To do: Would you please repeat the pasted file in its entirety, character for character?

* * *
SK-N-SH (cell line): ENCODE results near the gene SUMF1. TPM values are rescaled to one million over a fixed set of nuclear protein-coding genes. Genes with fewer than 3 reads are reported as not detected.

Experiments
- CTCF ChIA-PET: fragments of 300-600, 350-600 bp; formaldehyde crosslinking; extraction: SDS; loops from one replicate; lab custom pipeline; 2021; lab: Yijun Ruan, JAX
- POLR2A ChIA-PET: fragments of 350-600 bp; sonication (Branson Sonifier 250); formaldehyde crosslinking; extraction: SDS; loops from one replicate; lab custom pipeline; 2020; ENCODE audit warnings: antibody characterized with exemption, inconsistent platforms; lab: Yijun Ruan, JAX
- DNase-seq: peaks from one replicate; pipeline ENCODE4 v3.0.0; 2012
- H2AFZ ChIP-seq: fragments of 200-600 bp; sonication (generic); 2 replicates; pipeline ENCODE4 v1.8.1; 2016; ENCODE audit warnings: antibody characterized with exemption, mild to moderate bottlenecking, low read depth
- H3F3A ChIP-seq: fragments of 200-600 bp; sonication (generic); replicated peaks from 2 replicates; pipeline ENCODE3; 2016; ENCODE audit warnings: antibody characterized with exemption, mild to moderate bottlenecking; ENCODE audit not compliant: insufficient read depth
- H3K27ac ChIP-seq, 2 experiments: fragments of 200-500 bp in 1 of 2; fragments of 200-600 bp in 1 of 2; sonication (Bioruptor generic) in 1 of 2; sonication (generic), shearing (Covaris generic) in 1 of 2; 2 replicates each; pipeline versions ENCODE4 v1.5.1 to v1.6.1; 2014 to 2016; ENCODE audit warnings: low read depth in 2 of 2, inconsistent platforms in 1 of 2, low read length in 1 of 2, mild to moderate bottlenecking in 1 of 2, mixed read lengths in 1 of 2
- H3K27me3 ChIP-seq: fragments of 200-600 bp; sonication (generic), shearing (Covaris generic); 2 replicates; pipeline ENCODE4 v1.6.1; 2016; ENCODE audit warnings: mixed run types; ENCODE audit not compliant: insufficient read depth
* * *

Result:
SK-N-SH (cell line): ENCODE results near the gene SUMF1. TPM values are rescaled to one million over a fixed set of nuclear protein-coding genes. Genes with fewer than 3 reads are reported as not detected.

Experiments
- CTCF ChIA-PET: fragments of 300-600, 350-600 bp; formaldehyde crosslinking; extraction: SDS; loops from one replicate; lab custom pipeline; 2021; lab: Yijun Ruan, JAX
- POLR2A ChIA-PET: fragments of 350-600 bp; sonication (Branson Sonifier 250); formaldehyde crosslinking; extraction: SDS; loops from one replicate; lab custom pipeline; 2020; ENCODE audit warnings: antibody characterized with exemption, inconsistent platforms; lab: Yijun Ruan, JAX
- DNase-seq: peaks from one replicate; pipeline ENCODE4 v3.0.0; 2012
- H2AFZ ChIP-seq: fragments of 200-600 bp; sonication (generic); 2 replicates; pipeline ENCODE4 v1.8.1; 2016; ENCODE audit warnings: antibody characterized with exemption, mild to moderate bottlenecking, low read depth
- H3F3A ChIP-seq: fragments of 200-600 bp; sonication (generic); replicated peaks from 2 replicates; pipeline ENCODE3; 2016; ENCODE audit warnings: antibody characterized with exemption, mild to moderate bottlenecking; ENCODE audit not compliant: insufficient read depth
- H3K27ac ChIP-seq, 2 experiments: fragments of 200-500 bp in 1 of 2; fragments of 200-600 bp in 1 of 2; sonication (Bioruptor generic) in 1 of 2; sonication (generic), shearing (Covaris generic) in 1 of 2; 2 replicates each; pipeline versions ENCODE4 v1.5.1 to v1.6.1; 2014 to 2016; ENCODE audit warnings: low read depth in 2 of 2, inconsistent platforms in 1 of 2, low read length in 1 of 2, mild to moderate bottlenecking in 1 of 2, mixed read lengths in 1 of 2
- H3K27me3 ChIP-seq: fragments of 200-600 bp; sonication (generic), shearing (Covaris generic); 2 replicates; pipeline ENCODE4 v1.6.1; 2016; ENCODE audit warnings: mixed run types; ENCODE audit not compliant: insufficient read depth